The NFL player protests during the national anthem have devolved into a circular finger-point of blame, as no resolution of the issue seems in sight, or even possible. This week, Papa John’s Pizza,  a disabled veteran, Howard University cheerleaders, a bar owner, and Dodgers broadcasting legend Vin Scully weighed in with their own stances on the controversy.

Scully was the latest to pile on. During a speech Saturday night at the Pasadena Civic Auditorium,  he was asked about the demonstrations made by NFL players. Scully’s reply: “I will never watch another NFL game again,” according to Sports Illustrated.

“I used to love, during the fall and winter, to watch the NFL on Sunday,” Scully said. “It’s not that I’m some great patriot. I was in the Navy for a year, didn’t go anywhere, didn’t do anything. But I have overwhelming respect and admiration for anyone who puts on a uniform and goes to war. So the only thing I can do in my little way is not to preach. I will never watch another NFL game again.”

The increasingly entrenched positions on the national anthem are having an affect on one crucial demographic beyond actual fans – marketers have told broadcasters that continued spotlighting of the anthem protests will be bad for business.

Linda Yaccarino, the chairman of advertising sales at NBCUniversal, keynoted an event held this week in New York at the ad agency RGA. While Yaccarino said no advertisers had pulled out of NFL games because of the protests, they were indicating that could change. “Marketers have said, ‘We will not be part of the NFL if you continue covering it,'” Yaccarino said.

Yaccarino’s remarks buttressed what Papa John’s pizza founder and CEO John Schnatter said earlier during an earnings call. Schnatter said the firm’s failure to meet earnings projections were the fault of the ongoing protests, and warned that his days as the Official Pizza Sponsor of the NFL may be ending if things don’t improve.

“Leadership starts at the top, and this is an example of poor leadership,” Schnatter said. “The NFL has hurt Papa John’s shareholders.”

Sports Illustrated reported that the NFL averaged 14.772 million viewers during the first eight weeks of the season, per Nielsen data. That’s down five percent from the first half of the 2016 season and off 18.7 percent from the same period in 2015, a time before former 49ers quarterback Colin Kaepernick kicked off the current protests.

What all that means is real money is being lost. Add in the angry fans who are threatening to avoid watching, and you have a league whose problems apparently are trending extremely negatively.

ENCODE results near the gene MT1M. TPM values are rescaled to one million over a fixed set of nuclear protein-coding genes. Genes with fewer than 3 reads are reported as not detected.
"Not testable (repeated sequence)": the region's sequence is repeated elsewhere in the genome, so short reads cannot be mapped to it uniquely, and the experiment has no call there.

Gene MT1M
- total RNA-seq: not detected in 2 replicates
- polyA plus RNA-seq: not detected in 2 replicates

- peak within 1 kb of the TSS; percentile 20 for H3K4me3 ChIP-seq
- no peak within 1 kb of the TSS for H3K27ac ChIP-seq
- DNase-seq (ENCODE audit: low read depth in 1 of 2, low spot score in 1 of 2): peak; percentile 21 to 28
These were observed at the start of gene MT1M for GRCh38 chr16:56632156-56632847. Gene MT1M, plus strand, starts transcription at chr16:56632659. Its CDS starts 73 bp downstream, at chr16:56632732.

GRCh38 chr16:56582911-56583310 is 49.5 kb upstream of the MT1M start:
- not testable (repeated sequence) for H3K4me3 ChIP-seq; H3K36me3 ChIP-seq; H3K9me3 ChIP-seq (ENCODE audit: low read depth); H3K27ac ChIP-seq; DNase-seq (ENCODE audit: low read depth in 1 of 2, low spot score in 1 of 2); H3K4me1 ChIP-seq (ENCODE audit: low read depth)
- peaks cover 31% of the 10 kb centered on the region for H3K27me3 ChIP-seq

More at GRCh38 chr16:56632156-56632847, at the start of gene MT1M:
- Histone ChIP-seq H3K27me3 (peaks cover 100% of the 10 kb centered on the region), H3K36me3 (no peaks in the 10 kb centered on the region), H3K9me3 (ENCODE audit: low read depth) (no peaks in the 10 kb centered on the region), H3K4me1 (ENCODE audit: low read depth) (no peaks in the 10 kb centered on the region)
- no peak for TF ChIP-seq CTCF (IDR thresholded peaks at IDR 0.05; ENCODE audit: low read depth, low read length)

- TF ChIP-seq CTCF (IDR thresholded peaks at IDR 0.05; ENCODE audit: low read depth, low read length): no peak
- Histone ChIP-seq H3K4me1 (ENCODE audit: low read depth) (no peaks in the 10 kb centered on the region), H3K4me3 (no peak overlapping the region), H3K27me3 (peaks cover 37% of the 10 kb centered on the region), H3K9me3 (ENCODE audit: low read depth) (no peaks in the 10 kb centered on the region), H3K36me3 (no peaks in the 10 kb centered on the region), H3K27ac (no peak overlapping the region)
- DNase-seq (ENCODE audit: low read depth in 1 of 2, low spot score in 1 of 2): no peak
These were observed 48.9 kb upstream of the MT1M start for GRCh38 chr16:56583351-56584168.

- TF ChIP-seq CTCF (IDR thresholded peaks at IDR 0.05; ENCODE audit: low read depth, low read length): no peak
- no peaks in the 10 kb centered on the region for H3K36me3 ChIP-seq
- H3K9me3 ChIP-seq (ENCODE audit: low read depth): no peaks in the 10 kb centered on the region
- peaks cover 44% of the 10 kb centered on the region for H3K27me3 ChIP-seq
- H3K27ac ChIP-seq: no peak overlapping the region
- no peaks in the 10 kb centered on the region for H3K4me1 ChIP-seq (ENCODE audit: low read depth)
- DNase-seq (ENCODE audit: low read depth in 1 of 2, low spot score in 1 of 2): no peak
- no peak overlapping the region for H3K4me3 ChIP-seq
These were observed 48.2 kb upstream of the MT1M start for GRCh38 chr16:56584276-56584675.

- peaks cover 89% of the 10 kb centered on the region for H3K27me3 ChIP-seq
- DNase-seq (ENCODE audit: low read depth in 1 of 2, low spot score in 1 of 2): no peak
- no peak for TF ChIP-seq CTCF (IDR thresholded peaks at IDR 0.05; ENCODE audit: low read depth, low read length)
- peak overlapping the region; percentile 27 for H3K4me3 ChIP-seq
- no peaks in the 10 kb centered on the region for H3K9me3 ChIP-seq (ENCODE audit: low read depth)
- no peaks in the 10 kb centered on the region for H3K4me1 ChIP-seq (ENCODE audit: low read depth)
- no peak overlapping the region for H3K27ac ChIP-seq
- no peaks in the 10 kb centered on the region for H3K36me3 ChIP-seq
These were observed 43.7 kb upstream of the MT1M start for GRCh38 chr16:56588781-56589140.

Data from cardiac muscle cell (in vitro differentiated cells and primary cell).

Perhaps the backlash is having an effect on player protests – or, at least, media coverage of them. Last week, practically the entire Houston Texans team took a knee during the national anthem. The protest was aimed at the team’s owner, whose comment that the “inmates can’t be running the prison” angered the players. This week, the team honored veterans at their game, and the entire team reportedly stood for the anthem.

Elsewhere in the early games, other teams remained standing during the anthem, as the NFL saluted veterans in many pre-game ceremonies

The Ravens, Buccaneers, Saints, Falcons, Panthers, Bengals, Jaguars, Colts, and Texans had no protests by players.

New York Giants defensive end Olivier Vernon kneeled during the anthem, continuing his protest of several weeks even as he’s been inactive. Vernon is one of the highest-paid Giants but has been hampered by injuries this year. Los Angeles Rams linebacker Robert Quinn raised his right first, with punter Johnny Hekker putting an arm around him in support, actions that have been done for the last few weeks.

Eagles safety Malcolm Jenkins, one of the NFL players who have met with owners, again raised a fist during the national anthem, as he has done for several weeks. Safety Rodney McLeod joined him by raising a fist, continuing the same actioin he has performed for several weeks.Teammate Chris Long showed support by putting a hand on Jenkins’s shoulder.

Tennessee Titans receiver Rishard Matthews again remained in the locker room before the game, while teammates Wesley Woodyard and Jurrell Casey raised a fist at the end of the anthem.

In the late afternoon games, former Houston Texans left tackle Duane Brown, who just joined the Seattle Seahawks via a trade, took a knee during the anthem. Defensive linemen Michael Bennett, Jarran Reed, Marcus Smith, Quinton Jefferson, Sheldon Richardson, Frank Clark and Branden Jackson continued their group protest by sitting during the anthem, as they have for a few weeks. Offensive linemen Justin Britt and Oday Aboushi stood next to the sitting players. However, linebacker Michael Wilhoite, who has taken a knee in recent weeks, stood on Sunday during the anthem.

The San Francisco 49ers, who have been among the most active protestors in the league, again saw multiple players kneel. Safety Eric Reid, receiver Marquise Goodwin, linebacker Eli Harold and cornerback K’Waun Williams knelt during the anthem, while safety Adrian Colbert placed a hand on Goodwin’s shoulder in support.

Kansas City Chiefs cornerback Marcus Peters came out of the tunnel after the national anthem this week, the second week in a row he has done so. Peters previously sat on the bench during the national anthem. For the Chiefs opponents, the Dallas Cowboys, defensive end David Irving raised a fist at the end of the anthem, as he has done for several weeks.